English   español  
Por favor, use este identificador para citar o enlazar a este item: http://hdl.handle.net/10261/164691
logo share SHARE logo core CORE   Add this article to your Mendeley library MendeleyBASE

Visualizar otros formatos: MARC | Dublin Core | RDF | ORE | MODS | METS | DIDL
Exportar a otros formatos:

A short history of the 5-HT2C receptor: from the choroid plexus to depression, obesity and addiction treatment

AutorPalacios, José M.; Pazos, Ángel ; Hoyer, Danniel
Palabras claveSertindole
Smoking cessation
Spinal cord injury
Receptor homomers
Receptor autoradiography
RNA editing
In situ hybridization
Human brain
Drug addictions
5-HT2C receptor
Species differences
Fecha de publicación2017
EditorSpringer Nature
CitaciónPsychopharmacology 234(9-10): 1395-1418 (2017)
ResumenThis paper is a personal account on the discovery and characterization of the 5-HT receptor (first known as the 5-HT receptor) over 30 years ago and how it translated into a number of unsuspected features for a G protein-coupled receptor (GPCR) and a diversity of clinical applications. The 5-HT receptor is one of the most intriguing members of the GPCR superfamily. Initially referred to as 5-HTR, the 5-HTR was discovered while studying the pharmacological features and the distribution of [H]mesulergine-labelled sites, primarily in the brain using radioligand binding and slice autoradiography. Mesulergine (SDZ CU-085), was, at the time, best defined as a ligand with serotonergic and dopaminergic properties. Autoradiographic studies showed remarkably strong [H]mesulergine-labelling to the rat choroid plexus. [H]mesulergine-labelled sites had pharmacological properties different from, at the time, known or purported 5-HT receptors. In spite of similarities with 5-HT binding, the new binding site was called 5-HT because of its very high affinity for 5-HT itself. Within the following 10 years, the 5-HTR (later named 5-HT) was extensively characterised pharmacologically, anatomically and functionally: it was one of the first 5-HT receptors to be sequenced and cloned. The 5-HTR is a GPCR, with a very complex gene structure. It constitutes a rarity in the GPCR family: many 5-HTR variants exist, especially in humans, due to RNA editing, in addition to a few 5-HTR splice variants. Intense research led to therapeutically active 5-HT receptor ligands, both antagonists (or inverse agonists) and agonists: keeping in mind that a number of antidepressants and antipsychotics are 5-HTR antagonists/inverse agonists. Agomelatine, a 5-HTR antagonist is registered for the treatment of major depression. The agonist Lorcaserin is registered for the treatment of aspects of obesity and has further potential in addiction, especially nicotine/ smoking. There is good evidence that the 5-HTR is involved in spinal cord injury-induced spasms of the lower limbs, which can be treated with 5-HTR antagonists/inverse agonists such as cyproheptadine or SB206553. The 5-HTR may play a role in schizophrenia and epilepsy. Vabicaserin, a 5-HTR agonist has been in development for the treatment of schizophrenia and obesity, but was stopped. As is common, there is potential for further indications for 5-HTR ligands, as suggested by a number of preclinical and/or genome-wide association studies (GWAS) on depression, suicide, sexual dysfunction, addictions and obesity. The 5-HTR is clearly affected by a number of established antidepressants/antipsychotics and may be one of the culprits in antipsychotic-induced weight gain.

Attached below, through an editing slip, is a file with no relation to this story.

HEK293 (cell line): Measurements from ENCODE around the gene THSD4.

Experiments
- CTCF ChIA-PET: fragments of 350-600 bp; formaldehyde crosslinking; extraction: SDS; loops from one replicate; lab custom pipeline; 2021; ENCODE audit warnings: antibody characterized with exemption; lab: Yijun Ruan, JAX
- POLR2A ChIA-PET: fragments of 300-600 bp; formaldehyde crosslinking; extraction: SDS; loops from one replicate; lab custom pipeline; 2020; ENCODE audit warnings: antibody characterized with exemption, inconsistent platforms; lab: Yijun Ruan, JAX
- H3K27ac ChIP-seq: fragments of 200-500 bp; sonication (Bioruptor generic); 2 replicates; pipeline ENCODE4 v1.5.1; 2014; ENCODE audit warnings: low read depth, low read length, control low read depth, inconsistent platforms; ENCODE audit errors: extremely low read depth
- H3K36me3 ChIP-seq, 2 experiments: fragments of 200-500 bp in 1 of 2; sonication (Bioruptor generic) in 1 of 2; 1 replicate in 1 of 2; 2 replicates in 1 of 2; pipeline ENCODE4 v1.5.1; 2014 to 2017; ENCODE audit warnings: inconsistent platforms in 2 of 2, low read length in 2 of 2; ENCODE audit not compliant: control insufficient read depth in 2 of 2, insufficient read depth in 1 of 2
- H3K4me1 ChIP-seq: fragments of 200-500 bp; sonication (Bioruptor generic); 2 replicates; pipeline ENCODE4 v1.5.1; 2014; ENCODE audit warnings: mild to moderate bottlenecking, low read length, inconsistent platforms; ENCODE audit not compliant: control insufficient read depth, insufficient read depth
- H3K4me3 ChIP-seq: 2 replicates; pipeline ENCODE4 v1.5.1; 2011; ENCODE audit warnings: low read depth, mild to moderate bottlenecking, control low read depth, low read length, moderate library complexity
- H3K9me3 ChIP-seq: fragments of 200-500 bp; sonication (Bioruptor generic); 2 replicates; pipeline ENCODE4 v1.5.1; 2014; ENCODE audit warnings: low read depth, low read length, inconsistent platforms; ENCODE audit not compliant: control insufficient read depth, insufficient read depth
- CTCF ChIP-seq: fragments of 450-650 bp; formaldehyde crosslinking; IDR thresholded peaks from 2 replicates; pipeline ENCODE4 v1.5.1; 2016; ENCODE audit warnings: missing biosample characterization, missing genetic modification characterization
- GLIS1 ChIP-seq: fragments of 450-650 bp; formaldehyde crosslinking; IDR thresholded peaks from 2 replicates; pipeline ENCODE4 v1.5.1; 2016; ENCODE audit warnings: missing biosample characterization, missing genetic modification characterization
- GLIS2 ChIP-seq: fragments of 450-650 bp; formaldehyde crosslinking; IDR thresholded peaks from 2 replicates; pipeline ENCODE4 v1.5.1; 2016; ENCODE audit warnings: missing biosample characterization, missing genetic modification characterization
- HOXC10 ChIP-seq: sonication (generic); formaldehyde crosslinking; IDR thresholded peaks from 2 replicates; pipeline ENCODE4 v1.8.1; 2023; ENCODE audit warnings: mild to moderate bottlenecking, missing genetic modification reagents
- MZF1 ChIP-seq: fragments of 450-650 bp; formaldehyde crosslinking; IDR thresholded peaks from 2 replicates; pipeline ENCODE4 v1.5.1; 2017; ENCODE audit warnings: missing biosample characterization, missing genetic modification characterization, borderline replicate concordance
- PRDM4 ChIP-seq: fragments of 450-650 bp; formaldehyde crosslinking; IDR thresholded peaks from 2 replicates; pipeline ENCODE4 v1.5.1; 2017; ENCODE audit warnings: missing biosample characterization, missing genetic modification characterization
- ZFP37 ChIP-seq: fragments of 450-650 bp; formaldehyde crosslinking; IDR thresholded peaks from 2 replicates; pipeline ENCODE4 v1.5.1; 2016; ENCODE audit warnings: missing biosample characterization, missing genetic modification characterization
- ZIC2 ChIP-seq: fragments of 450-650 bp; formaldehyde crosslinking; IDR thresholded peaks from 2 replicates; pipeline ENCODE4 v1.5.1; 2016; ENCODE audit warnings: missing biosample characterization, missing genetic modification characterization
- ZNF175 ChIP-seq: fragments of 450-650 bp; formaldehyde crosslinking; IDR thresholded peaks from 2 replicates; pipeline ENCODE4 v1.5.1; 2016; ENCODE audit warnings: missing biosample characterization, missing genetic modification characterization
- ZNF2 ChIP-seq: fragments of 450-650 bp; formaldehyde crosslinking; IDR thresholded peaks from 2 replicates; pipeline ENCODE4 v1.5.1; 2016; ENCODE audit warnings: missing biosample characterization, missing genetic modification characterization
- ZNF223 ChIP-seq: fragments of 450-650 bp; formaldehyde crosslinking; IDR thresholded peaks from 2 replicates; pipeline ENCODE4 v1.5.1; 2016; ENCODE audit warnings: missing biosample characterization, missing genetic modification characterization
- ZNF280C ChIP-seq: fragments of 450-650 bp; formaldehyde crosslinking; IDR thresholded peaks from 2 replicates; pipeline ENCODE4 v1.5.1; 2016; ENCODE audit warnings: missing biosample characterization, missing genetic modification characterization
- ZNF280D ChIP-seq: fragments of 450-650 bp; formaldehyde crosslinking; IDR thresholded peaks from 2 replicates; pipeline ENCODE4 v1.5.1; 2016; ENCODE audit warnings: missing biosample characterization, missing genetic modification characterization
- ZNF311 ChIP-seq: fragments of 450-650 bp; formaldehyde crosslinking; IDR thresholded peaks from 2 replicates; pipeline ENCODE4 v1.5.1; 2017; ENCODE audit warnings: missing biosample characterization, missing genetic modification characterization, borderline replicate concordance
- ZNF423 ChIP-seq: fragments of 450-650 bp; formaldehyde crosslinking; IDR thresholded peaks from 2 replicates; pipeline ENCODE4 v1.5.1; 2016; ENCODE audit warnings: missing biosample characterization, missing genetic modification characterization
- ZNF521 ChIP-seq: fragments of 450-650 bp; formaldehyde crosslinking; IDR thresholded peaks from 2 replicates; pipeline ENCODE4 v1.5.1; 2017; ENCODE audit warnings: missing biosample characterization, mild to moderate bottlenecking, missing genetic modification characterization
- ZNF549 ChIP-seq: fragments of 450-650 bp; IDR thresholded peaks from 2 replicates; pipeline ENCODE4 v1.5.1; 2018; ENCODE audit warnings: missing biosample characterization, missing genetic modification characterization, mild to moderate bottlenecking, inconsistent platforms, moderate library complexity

Versión del editorhttps://doi.org/10.1007/s00213-017-4545-5
Identificadoresdoi: 10.1007/s00213-017-4545-5
e-issn: 1432-2072
issn: 0033-3158
Aparece en las colecciones: (IBBTEC) Artículos
Ficheros en este ítem:
Fichero Descripción Tamaño Formato  
ShortHistorytreat.pdf354,03 kBAdobe PDFVista previa
Mostrar el registro completo

Artículos relacionados:

NOTA: Los ítems de Digital.CSIC están protegidos por copyright, con todos los derechos reservados, a menos que se indique lo contrario.